US Senate votes overwhelmingly in favor of Montenegro’s accession to NATOWorld March 29, 5:24
Putin’s popularity in Russia ‘unfaltering’ — GallupRussian Politics & Diplomacy March 29, 5:19
Lavrov says he plays football once a week, goes rafting every yearSport March 29, 3:59
UK prime minister signs formal Brexit letter to Brussels — official photoWorld March 29, 1:26
Some 20 Topol-M, Yars mobile ICBM systems take part in massive Central Russian drillsMilitary & Defense March 28, 23:10
Russia clinches last-minute 3-3 draw with Belgium in friendly football match in SochiSport March 28, 21:40
Washington-based National Symphony Orchestra members excited to perform in RussiaSociety & Culture March 28, 21:36
'Gentlefan' continues: 'Angels' greet Belgium football fans ahead of Sochi gameSport March 28, 21:12
Scottish parliament backs new referendum on independenceWorld March 28, 20:42
MOSCOW, December 29 (Itar-Tass) —— The Russian government finally gave up manual anti-crisis management methods in 2011 and focused on daily work to develop the economy, ensure macroeconomic stability and implement social programmes.
On the whole, the outgoing year passed without major upheavals or challenges for the government but it was not easy. Prime Minister Vladimir Putin laconically summed up the results of the government work as follows: “It took us a lot of effort to get out of the pit where we were thrown by the crisis, but the aftermath of the global economic crisis in the Russian economy was overcome at the end of this year.”
One of the government’s major achievements this year was the completion of the accession talks with the World Trade Organisation even though no one believed only half a year ago that this would be possible. Doubts were expressed not only by experts but even by Minister of Economic Development Elvira Nabiullina and First Deputy Prime Minister Igor Shuvalov.
However the government can hardly relax now that the accession protocol has been signed and has to learn to work in a new environment and think how to protect domestic manufacturers and market. “This is a very big and professional job and it must be done right away, immediately,” Putin said.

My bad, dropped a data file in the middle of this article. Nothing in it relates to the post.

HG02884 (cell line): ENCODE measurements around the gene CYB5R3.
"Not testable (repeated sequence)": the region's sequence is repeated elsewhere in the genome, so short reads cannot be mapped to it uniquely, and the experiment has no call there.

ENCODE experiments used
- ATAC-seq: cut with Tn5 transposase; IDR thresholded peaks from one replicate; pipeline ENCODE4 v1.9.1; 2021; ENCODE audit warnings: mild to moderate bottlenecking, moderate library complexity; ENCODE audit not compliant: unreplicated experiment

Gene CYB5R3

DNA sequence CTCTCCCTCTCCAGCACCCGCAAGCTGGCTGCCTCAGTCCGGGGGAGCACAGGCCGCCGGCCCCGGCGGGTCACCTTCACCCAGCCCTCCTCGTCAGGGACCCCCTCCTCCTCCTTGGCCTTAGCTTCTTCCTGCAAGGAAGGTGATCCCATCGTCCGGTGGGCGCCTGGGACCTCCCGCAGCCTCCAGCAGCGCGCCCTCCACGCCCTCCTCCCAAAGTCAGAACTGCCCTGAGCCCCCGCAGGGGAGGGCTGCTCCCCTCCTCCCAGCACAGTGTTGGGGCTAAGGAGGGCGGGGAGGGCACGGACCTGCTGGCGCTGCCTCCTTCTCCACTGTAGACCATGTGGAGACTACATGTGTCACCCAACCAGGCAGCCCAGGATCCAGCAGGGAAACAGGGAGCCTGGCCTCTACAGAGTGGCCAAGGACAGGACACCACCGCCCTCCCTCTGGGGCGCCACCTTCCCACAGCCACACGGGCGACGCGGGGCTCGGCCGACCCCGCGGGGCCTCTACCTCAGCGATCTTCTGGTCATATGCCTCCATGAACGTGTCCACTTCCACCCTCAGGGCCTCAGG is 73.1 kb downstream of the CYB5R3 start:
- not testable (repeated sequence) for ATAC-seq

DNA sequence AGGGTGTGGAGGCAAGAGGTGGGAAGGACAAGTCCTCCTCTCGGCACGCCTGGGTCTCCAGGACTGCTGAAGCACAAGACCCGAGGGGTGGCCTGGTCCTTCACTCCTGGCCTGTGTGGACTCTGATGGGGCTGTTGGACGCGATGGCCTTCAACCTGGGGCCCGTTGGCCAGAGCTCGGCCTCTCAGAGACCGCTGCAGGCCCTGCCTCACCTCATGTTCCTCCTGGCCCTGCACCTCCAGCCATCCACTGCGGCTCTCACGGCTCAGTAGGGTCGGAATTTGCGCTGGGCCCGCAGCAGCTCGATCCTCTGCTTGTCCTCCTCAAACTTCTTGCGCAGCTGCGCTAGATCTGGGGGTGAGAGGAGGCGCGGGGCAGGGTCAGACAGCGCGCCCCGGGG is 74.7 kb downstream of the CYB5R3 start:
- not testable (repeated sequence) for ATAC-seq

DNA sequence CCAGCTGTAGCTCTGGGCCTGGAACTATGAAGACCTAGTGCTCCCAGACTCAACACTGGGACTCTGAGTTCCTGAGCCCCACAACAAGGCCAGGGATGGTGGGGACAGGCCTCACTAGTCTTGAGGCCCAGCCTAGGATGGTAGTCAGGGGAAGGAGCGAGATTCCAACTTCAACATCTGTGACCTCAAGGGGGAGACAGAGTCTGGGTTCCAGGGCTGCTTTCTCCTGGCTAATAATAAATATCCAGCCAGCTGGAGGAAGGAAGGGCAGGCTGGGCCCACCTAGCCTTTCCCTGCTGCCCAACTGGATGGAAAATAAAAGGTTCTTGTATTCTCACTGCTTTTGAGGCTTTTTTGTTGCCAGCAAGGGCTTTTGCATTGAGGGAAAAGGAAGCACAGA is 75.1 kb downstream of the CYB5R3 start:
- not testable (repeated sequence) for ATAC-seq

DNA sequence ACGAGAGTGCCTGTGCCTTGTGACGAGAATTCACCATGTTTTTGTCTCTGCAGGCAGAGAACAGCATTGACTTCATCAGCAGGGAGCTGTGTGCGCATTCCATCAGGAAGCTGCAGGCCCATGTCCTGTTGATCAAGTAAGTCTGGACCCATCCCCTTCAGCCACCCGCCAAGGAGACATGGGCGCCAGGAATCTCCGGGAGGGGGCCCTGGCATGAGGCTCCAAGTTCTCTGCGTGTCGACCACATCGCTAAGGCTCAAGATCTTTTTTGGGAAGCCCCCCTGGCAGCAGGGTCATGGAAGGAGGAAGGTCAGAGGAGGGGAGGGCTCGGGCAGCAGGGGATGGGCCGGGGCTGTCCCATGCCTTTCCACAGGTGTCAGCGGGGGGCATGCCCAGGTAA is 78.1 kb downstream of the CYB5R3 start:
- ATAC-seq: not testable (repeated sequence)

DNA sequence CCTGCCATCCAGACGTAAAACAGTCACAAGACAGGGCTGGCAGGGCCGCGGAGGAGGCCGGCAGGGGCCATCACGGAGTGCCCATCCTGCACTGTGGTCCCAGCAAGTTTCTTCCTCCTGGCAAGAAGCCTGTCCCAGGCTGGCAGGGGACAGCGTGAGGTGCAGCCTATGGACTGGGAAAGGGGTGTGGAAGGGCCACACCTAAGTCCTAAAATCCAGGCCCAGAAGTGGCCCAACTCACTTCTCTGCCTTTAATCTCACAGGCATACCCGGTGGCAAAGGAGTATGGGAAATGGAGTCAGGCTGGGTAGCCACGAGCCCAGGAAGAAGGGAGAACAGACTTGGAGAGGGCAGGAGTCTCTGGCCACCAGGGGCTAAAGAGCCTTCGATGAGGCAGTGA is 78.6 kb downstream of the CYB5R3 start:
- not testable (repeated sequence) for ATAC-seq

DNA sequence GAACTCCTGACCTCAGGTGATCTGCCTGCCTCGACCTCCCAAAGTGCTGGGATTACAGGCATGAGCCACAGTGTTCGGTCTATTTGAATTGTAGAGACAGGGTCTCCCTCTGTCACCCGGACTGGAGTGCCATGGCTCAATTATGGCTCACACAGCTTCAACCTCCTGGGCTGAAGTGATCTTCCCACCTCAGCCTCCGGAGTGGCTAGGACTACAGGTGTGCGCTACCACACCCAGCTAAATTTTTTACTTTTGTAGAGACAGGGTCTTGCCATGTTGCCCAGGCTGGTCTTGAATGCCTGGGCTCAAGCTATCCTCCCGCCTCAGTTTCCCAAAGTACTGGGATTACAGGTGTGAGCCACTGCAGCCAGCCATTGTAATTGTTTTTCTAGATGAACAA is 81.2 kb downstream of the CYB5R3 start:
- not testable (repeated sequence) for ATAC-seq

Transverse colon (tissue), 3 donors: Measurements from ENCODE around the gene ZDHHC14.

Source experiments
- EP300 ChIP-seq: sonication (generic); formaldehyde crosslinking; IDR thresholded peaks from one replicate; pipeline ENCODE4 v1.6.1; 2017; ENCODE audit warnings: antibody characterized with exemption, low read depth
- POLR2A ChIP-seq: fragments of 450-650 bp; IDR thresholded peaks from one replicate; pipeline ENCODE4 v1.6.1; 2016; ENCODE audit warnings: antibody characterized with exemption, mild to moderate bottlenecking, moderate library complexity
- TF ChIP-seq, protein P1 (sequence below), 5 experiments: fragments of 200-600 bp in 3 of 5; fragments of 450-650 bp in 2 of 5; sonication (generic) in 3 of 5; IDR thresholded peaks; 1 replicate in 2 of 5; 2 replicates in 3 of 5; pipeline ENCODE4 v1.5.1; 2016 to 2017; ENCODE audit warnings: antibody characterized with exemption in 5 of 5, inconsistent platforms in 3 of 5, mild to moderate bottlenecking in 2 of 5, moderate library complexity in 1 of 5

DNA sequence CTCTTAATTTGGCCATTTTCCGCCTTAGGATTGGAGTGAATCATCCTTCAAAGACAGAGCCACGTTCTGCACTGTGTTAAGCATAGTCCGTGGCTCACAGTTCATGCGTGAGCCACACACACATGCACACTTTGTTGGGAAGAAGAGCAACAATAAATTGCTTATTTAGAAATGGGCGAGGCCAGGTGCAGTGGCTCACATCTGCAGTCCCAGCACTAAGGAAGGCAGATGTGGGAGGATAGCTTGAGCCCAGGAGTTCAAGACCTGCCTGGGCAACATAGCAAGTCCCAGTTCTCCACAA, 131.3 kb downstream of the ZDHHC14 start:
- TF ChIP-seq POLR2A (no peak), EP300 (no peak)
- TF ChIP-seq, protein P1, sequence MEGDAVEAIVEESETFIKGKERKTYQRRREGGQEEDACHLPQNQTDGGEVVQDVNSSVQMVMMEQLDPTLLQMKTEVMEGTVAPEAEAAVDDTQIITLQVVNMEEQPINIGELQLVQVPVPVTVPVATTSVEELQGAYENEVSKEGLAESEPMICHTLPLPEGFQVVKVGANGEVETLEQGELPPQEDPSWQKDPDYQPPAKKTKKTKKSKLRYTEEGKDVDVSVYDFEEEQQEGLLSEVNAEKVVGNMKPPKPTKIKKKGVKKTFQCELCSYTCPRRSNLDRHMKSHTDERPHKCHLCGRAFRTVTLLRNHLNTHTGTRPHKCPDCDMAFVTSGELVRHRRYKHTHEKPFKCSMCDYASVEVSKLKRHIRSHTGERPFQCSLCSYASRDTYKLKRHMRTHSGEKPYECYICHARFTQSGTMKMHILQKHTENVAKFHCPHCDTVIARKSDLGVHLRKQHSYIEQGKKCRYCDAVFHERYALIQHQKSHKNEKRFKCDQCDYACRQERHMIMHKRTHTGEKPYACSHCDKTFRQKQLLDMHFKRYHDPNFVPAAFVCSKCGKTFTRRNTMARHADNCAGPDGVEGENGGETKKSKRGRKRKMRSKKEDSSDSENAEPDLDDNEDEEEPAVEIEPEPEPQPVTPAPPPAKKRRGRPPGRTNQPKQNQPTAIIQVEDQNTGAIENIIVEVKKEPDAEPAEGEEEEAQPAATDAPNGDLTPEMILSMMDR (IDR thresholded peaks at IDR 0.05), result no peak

A compromise on the size of insurance premiums was one of the stumbling blocks. The increase in payments to off-budget funds from the start of 2011 seriously affected Russian business, particularly small and medium-sized enterprises and high-tech companies.
As a result of the discussion that continued till summer, President Dmitry Medvedev approved a reduction of the maximum rate for mandatory insurance premiums from 34 percent to 30 percent from next year, and to 20 percent for small and medium-sized enterprises.
However the reduction entailed a serious decline in budget revenues. The government could not solve this issue “once and for all”. The law on the reduction of insurance premiums signed by the president on eve of New Year’s Day is a temporary measure for 2012-2013, and the system will have to be readjusted again.
Another headache of the past year was the state defence order. The discussion between the Defence Ministry, the Ministry of Industry and Trade, and industry lasted well into the middle of autumn even though was supposed to end in spring, according to the president’s order. In the coming year the government will have to work out new mechanisms for determining the price of military products. “At stake” are 20 trillion roubles until 2020.
The government formed in the early 2000s may be seeing in the New Year for the last time. The team that has been working for several years virtually unchanged may be overhauled in 2012, which should usher in a new political cycle.
If Putin is elected president in March and incumbent President Medvedev become prime minister, as they said they would at a United Russia congress, the government will certainly face a major overhaul. It has already begun to be reshuffled: Deputy Prime minister and Finance Minister Alexei Kudrin resigned over disagreements with the president in September; Deputy Prime Minister Alexander Zhukov took up a job at the State Duma; and Deputy Prime Minister Sergei Ivanov has become the new Kremlin chief of staff.
On December 27, government chief of staff Vyacheslav Volodin, who had worked in this position for slightly more than a year, was appointed first deputy Kremlin chief of staff. He was replaced by Anton Vaino, who was the prime minister’s protocol chief until then.
Vladislav Surkov, previously a member of the Kremlin administration, has become Putin’s deputy responsible for economic modernisation.
The prime minister and the president have stressed that the focus should be on ensuring coordinated work until a new government is formed after the presidential election, especially since experts expect a new wave of the crisis or recession.
“I hope that in the coming months, and this is going to be a challenging time with a complex political calendar ahead [presidential election], the government will be working as smoothly, carefully and, if you like, scrupulously as it has been doing over the past several years,” the president said.
The prime minister also urged his colleagues to work with ultimate efficiency regardless of political cycles.